The Rev. Sullivan made national news in 1971 when he was the first Black person named to the board of directors of a multinational corporation in America, General Motors.

He later used that platform to become a powerful antiapartheid advocate. In 1977, he worked with corporate leaders to develop the Sullivan Principles, a code of conduct for companies that continued to do business in South Africa despite worldwide protests.

Not everyone was pleased with the Sullivan Principles.

Critics both in the United States and in South Africa condemned the principles as some sort of “sellout” that offered a lifeline to the apartheid system by delaying efforts to get American corporations to withdraw from South Africa altogether.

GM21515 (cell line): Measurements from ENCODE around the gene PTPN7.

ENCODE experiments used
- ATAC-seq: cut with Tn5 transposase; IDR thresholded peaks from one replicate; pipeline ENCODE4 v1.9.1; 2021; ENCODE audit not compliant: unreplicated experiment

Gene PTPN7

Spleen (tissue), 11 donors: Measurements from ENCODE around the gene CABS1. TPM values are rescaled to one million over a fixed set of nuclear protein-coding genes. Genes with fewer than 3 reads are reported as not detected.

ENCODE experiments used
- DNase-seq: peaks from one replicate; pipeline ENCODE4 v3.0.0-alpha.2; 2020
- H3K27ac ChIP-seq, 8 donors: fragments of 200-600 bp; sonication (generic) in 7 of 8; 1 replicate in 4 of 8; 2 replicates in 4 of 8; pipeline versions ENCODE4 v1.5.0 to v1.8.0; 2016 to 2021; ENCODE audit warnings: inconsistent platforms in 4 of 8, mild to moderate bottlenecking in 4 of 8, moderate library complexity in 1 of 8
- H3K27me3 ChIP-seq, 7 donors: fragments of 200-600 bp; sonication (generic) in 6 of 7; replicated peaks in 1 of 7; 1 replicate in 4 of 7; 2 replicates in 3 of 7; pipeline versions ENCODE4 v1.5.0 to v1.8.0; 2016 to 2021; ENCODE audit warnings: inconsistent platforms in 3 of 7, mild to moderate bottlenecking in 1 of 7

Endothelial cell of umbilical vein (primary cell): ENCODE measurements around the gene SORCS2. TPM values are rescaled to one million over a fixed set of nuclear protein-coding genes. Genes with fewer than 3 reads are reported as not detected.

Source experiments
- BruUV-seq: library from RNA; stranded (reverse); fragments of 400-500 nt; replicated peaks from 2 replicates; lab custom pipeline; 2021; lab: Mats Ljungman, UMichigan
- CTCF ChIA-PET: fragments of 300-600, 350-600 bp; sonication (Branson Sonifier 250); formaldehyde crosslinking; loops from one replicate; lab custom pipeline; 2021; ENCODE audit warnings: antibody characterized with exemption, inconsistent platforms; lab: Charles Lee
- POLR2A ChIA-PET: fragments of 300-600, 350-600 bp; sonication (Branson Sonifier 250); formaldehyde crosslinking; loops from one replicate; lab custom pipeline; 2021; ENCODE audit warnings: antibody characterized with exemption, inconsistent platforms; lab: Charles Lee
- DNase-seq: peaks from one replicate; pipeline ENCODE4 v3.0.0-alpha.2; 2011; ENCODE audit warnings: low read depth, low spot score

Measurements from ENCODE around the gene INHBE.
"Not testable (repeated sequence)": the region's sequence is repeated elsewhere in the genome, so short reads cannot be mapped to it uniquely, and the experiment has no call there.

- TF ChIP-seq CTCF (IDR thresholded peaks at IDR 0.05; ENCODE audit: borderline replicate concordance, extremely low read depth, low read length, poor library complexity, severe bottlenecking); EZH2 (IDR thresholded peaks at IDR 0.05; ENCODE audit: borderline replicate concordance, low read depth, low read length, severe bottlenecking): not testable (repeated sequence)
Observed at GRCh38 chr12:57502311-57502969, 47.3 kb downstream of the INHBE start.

That controversy and criticism “broke his heart,” said Julie Sullivan-Detheridge, one of the Rev. Sullivan’s three children. “Desmond Tutu said, ‘Leon’s work was just polishing our chains.’ He hated that.”

She added that despite the public persona of a “roaring lion,” her father had a gentle manner in private. He spoke quietly and did not want to fight his critics in public.

» READ MORE: Civil rights leader Leon Sullivan called for total commitment to total solutions. We’re getting there. | Opinion

In 1987, 10 years after the Sullivan Principles were first issued, the Rev. Sullivan conceded the principles weren’t working and called on American corporations to leave South Africa and for Nelson Mandela to be freed.